The Graduate 2017-2018 Gateway Design Studio at the Azrieli School of Architecture & Urbanism competed in the Committee of the Environment (COTE) Top 10 ACSA (Association of Collegiate Schools of Architecture) competition and we are delighted to announce that our M.Arch student, Justin Yan has won! Ten students from across North America took top prize and the Azrieli School of Architecture and Urbanism is the only Canadian School of Architecture to be represented in the winning group, which included over 1000 participants from schools of architecture around the world.
Justin was advised by Professor Sheryl Boyle and Visiting Professor Claudio Sgarbi for his project “CityCenter Glassworks.” The American Institute of Architects Committee on the Environment (AIA COTE), in partnership with the Association of Collegiate Schools of Architecture (ACSA) and in collaboration with Architecture 2030, selected the recipients of the 2018 AIA COTE Top Ten for Students: INNOVATION 2030 Competition. The competition recognized ten exceptional studio projects that demonstrate designs moving towards carbon-neutral operation through creative and innovative integration of design strategies such as daylighting, passive heating and cooling, materials, water, energy generation, and sustainable systems. The program challenged students to submit projects that use a thoroughly integrated approach to architecture, natural systems, and technology to provide architectural solutions that protect and enhance the environment. The jury for the 2018 AIA COTE Top Ten for Students: INNOVATION 2030 Competition includes: Karin Bjorkman, Nola | Van Puersem Architects; Justin Brown, MASS Design Group; Chris Chatto, ZGF Architects; Thomas Fisher, University of Minnesota; and Jeanne Gang & Juliane Wolf, Studio Gang.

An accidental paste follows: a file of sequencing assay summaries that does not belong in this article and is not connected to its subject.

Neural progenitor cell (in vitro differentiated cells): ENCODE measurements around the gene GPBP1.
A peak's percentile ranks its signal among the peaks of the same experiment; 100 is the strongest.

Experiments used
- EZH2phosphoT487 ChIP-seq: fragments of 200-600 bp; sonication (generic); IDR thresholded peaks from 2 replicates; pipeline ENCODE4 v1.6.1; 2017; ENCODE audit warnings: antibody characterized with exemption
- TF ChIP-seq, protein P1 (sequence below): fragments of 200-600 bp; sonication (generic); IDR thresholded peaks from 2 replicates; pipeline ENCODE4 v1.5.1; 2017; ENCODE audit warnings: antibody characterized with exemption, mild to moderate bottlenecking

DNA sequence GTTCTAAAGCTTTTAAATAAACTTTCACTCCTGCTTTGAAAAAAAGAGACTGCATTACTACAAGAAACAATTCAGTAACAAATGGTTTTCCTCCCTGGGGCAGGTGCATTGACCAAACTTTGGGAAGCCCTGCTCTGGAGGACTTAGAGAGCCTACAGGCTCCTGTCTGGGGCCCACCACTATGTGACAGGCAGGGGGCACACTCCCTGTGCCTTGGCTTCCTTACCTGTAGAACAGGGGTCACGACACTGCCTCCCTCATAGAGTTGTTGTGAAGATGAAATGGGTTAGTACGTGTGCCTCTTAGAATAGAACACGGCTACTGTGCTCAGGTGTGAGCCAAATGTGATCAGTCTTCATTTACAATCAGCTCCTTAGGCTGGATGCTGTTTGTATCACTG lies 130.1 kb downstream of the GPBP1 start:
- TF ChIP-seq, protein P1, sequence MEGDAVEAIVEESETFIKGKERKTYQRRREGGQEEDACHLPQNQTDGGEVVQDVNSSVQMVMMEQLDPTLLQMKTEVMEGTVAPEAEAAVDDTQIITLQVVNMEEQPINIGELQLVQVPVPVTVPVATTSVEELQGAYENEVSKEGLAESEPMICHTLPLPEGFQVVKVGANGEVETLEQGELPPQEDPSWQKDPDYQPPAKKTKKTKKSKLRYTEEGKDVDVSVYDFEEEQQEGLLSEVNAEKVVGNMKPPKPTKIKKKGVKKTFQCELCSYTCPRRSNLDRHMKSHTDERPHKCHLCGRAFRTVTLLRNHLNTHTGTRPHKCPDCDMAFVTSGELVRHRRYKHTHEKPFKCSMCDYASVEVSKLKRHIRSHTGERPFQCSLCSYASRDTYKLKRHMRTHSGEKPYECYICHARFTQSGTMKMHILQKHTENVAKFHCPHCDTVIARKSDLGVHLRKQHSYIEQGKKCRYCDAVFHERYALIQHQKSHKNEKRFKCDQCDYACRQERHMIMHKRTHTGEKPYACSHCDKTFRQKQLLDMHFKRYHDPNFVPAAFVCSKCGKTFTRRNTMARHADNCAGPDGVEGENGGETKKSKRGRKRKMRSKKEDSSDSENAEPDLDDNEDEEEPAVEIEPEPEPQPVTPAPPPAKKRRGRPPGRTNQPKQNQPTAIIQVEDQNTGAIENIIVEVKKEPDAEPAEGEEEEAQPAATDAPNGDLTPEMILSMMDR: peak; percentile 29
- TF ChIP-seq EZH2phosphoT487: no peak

Of Justin’s project, the jury had this to say: “This adaptive reuse project utilizes the heat from making glass to warm the building and save on energy; a superb adaptation for the Ottawan climate. The buildings programs and systems are well designed and tailored for each other. A wonderful example of this is the rising mist, created from residual heat, brings an element of delight to the project. The architectural exploration is plausible and grounded in reality.”
Congratulations to Justin and Professors Boyle and Sgarbi!
More information on Justin’s project – and other winners – can be found here!
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